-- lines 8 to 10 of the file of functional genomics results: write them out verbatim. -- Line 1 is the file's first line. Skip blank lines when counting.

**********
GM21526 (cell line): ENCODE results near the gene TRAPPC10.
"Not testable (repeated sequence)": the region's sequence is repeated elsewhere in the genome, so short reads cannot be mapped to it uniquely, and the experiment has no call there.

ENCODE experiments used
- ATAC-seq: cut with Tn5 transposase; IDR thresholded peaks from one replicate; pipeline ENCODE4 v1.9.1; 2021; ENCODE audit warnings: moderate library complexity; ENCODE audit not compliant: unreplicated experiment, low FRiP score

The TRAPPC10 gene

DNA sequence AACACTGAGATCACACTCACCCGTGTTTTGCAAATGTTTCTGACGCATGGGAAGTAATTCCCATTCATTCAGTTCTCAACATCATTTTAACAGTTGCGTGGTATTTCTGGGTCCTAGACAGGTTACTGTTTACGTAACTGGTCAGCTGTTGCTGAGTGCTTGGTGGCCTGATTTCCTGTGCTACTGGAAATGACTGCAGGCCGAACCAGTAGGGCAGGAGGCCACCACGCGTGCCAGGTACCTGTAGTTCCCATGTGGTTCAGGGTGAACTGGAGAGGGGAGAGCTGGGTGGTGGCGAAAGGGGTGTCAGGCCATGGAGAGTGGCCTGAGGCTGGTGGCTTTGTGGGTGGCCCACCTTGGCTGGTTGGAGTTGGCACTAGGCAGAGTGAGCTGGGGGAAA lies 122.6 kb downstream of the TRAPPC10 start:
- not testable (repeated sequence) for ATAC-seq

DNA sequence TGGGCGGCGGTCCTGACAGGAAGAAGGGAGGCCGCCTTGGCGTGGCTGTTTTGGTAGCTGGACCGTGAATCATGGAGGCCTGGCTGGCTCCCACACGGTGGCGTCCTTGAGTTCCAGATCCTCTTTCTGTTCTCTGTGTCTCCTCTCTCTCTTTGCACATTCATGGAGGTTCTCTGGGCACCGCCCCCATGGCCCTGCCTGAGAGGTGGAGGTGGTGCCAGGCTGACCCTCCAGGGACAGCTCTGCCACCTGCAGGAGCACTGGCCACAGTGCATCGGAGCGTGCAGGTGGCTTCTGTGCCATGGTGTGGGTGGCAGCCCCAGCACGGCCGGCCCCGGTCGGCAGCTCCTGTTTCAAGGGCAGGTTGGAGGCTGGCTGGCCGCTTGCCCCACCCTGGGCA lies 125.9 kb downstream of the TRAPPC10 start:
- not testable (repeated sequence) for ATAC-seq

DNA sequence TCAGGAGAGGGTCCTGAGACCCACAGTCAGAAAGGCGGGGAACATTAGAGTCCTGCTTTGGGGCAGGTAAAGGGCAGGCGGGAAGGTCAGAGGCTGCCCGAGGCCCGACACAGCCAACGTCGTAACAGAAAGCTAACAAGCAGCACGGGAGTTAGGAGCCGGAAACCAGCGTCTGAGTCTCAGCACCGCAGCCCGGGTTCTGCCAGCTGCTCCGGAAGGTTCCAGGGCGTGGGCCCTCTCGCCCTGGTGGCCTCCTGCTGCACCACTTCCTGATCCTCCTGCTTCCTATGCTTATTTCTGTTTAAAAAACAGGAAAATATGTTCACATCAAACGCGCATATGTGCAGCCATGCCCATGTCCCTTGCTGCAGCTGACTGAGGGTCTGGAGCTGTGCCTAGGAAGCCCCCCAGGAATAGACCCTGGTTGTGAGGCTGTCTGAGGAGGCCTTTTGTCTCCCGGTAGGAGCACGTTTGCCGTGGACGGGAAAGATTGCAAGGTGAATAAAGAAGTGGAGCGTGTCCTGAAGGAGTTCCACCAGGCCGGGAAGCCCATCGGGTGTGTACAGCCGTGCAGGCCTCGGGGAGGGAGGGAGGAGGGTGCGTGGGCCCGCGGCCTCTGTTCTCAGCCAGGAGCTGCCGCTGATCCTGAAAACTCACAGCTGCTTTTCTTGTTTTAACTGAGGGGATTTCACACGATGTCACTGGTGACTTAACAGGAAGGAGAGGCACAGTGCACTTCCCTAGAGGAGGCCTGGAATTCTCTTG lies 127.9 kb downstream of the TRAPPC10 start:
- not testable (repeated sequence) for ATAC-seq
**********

DNA sequence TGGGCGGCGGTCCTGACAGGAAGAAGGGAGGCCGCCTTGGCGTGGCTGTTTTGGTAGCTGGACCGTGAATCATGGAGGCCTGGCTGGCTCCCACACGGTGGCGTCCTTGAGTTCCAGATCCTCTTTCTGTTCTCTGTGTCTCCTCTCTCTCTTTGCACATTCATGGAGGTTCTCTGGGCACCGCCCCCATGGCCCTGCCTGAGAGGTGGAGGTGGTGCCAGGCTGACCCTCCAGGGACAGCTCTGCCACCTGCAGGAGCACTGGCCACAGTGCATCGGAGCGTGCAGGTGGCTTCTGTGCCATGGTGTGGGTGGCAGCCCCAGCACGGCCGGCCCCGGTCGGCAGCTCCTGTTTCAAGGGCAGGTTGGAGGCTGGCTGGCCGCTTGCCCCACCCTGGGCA lies 125.9 kb downstream of the TRAPPC10 start:
- not testable (repeated sequence) for ATAC-seq

DNA sequence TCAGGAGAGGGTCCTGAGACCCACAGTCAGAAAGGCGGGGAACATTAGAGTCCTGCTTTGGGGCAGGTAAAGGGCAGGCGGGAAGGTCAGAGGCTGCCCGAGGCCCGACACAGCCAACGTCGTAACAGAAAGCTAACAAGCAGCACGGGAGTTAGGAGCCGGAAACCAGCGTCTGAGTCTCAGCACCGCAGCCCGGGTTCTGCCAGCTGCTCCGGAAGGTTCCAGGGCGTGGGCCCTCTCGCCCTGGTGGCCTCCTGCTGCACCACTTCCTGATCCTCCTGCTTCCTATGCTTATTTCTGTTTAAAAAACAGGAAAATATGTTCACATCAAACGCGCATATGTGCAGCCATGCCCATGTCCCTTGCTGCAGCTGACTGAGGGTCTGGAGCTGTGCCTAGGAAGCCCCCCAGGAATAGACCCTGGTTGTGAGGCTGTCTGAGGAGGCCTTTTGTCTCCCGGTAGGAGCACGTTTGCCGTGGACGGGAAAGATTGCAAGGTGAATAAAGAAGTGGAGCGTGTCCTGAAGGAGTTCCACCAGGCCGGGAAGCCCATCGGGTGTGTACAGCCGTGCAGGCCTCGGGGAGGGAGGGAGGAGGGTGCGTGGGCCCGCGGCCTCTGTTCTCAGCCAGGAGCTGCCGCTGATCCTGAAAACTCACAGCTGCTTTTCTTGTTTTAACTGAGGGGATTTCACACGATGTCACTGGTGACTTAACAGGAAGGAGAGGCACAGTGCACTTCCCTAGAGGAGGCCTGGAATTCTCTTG lies 127.9 kb downstream of the TRAPPC10 start: